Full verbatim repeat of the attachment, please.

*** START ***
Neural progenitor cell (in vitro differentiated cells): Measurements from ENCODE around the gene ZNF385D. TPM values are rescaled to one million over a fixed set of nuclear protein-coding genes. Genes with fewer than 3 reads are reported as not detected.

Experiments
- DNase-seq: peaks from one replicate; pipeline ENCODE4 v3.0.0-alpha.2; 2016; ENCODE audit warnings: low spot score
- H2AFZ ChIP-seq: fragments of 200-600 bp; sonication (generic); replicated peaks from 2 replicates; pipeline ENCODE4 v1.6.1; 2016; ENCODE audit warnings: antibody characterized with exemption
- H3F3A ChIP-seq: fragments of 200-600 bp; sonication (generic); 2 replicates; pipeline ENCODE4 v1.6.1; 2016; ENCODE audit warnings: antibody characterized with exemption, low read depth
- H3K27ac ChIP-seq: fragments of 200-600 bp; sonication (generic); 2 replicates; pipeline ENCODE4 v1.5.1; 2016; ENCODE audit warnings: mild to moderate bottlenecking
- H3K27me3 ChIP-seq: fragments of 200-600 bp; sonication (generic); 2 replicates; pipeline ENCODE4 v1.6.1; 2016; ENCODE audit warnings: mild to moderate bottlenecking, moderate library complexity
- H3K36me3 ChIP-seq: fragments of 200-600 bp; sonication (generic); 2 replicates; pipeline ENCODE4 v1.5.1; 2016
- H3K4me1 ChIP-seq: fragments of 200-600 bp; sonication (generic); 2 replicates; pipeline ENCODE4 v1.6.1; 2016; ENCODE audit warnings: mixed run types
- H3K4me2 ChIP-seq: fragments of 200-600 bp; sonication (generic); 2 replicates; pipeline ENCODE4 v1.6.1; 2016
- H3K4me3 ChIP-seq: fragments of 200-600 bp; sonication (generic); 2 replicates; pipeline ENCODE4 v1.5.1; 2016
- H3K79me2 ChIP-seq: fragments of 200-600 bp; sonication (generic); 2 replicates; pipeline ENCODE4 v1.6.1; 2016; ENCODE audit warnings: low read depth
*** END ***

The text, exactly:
Neural progenitor cell (in vitro differentiated cells): Measurements from ENCODE around the gene ZNF385D. TPM values are rescaled to one million over a fixed set of nuclear protein-coding genes. Genes with fewer than 3 reads are reported as not detected.

Experiments
- DNase-seq: peaks from one replicate; pipeline ENCODE4 v3.0.0-alpha.2; 2016; ENCODE audit warnings: low spot score
- H2AFZ ChIP-seq: fragments of 200-600 bp; sonication (generic); replicated peaks from 2 replicates; pipeline ENCODE4 v1.6.1; 2016; ENCODE audit warnings: antibody characterized with exemption
- H3F3A ChIP-seq: fragments of 200-600 bp; sonication (generic); 2 replicates; pipeline ENCODE4 v1.6.1; 2016; ENCODE audit warnings: antibody characterized with exemption, low read depth
- H3K27ac ChIP-seq: fragments of 200-600 bp; sonication (generic); 2 replicates; pipeline ENCODE4 v1.5.1; 2016; ENCODE audit warnings: mild to moderate bottlenecking
- H3K27me3 ChIP-seq: fragments of 200-600 bp; sonication (generic); 2 replicates; pipeline ENCODE4 v1.6.1; 2016; ENCODE audit warnings: mild to moderate bottlenecking, moderate library complexity
- H3K36me3 ChIP-seq: fragments of 200-600 bp; sonication (generic); 2 replicates; pipeline ENCODE4 v1.5.1; 2016
- H3K4me1 ChIP-seq: fragments of 200-600 bp; sonication (generic); 2 replicates; pipeline ENCODE4 v1.6.1; 2016; ENCODE audit warnings: mixed run types
- H3K4me2 ChIP-seq: fragments of 200-600 bp; sonication (generic); 2 replicates; pipeline ENCODE4 v1.6.1; 2016
- H3K4me3 ChIP-seq: fragments of 200-600 bp; sonication (generic); 2 replicates; pipeline ENCODE4 v1.5.1; 2016
- H3K79me2 ChIP-seq: fragments of 200-600 bp; sonication (generic); 2 replicates; pipeline ENCODE4 v1.6.1; 2016; ENCODE audit warnings: low read depth